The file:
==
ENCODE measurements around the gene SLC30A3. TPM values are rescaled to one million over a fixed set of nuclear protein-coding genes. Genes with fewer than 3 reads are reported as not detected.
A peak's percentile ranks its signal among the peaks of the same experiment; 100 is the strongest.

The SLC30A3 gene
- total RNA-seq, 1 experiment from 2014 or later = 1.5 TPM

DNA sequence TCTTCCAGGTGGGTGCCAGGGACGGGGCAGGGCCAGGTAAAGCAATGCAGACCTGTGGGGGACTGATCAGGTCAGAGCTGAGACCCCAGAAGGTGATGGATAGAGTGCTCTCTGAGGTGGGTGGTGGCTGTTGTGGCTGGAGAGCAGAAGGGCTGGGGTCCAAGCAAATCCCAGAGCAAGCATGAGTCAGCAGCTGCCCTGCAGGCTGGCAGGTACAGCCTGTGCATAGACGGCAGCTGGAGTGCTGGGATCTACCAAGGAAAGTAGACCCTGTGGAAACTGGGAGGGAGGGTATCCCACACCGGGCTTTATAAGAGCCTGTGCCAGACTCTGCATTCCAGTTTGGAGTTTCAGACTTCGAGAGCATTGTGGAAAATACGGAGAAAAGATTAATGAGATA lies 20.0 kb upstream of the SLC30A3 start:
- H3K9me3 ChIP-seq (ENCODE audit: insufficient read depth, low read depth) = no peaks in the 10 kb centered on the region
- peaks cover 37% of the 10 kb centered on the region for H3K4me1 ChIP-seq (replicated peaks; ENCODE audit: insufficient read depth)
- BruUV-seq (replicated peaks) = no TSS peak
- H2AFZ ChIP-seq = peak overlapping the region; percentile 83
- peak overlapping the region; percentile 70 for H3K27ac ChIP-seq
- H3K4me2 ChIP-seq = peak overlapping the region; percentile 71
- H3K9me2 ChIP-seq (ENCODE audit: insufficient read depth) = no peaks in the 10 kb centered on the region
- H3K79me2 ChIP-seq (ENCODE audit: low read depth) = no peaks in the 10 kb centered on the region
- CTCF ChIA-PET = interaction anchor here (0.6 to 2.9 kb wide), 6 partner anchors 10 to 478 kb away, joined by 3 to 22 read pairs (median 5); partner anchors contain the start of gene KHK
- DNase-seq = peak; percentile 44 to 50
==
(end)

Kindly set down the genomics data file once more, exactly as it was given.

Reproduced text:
ENCODE measurements around the gene SLC30A3. TPM values are rescaled to one million over a fixed set of nuclear protein-coding genes. Genes with fewer than 3 reads are reported as not detected.
A peak's percentile ranks its signal among the peaks of the same experiment; 100 is the strongest.

The SLC30A3 gene
- total RNA-seq, 1 experiment from 2014 or later = 1.5 TPM

DNA sequence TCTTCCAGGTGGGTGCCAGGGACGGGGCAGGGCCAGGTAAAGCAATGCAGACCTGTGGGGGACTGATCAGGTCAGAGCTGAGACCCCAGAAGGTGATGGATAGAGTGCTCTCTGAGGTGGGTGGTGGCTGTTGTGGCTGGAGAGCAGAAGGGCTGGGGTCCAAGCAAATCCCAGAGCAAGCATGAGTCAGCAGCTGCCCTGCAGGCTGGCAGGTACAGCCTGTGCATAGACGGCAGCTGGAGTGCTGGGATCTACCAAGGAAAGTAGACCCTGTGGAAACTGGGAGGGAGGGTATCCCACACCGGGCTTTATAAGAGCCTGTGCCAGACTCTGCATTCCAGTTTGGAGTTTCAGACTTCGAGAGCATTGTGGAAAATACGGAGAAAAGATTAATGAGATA lies 20.0 kb upstream of the SLC30A3 start:
- H3K9me3 ChIP-seq (ENCODE audit: insufficient read depth, low read depth) = no peaks in the 10 kb centered on the region
- peaks cover 37% of the 10 kb centered on the region for H3K4me1 ChIP-seq (replicated peaks; ENCODE audit: insufficient read depth)
- BruUV-seq (replicated peaks) = no TSS peak
- H2AFZ ChIP-seq = peak overlapping the region; percentile 83
- peak overlapping the region; percentile 70 for H3K27ac ChIP-seq
- H3K4me2 ChIP-seq = peak overlapping the region; percentile 71
- H3K9me2 ChIP-seq (ENCODE audit: insufficient read depth) = no peaks in the 10 kb centered on the region
- H3K79me2 ChIP-seq (ENCODE audit: low read depth) = no peaks in the 10 kb centered on the region
- CTCF ChIA-PET = interaction anchor here (0.6 to 2.9 kb wide), 6 partner anchors 10 to 478 kb away, joined by 3 to 22 read pairs (median 5); partner anchors contain the start of gene KHK
- DNase-seq = peak; percentile 44 to 50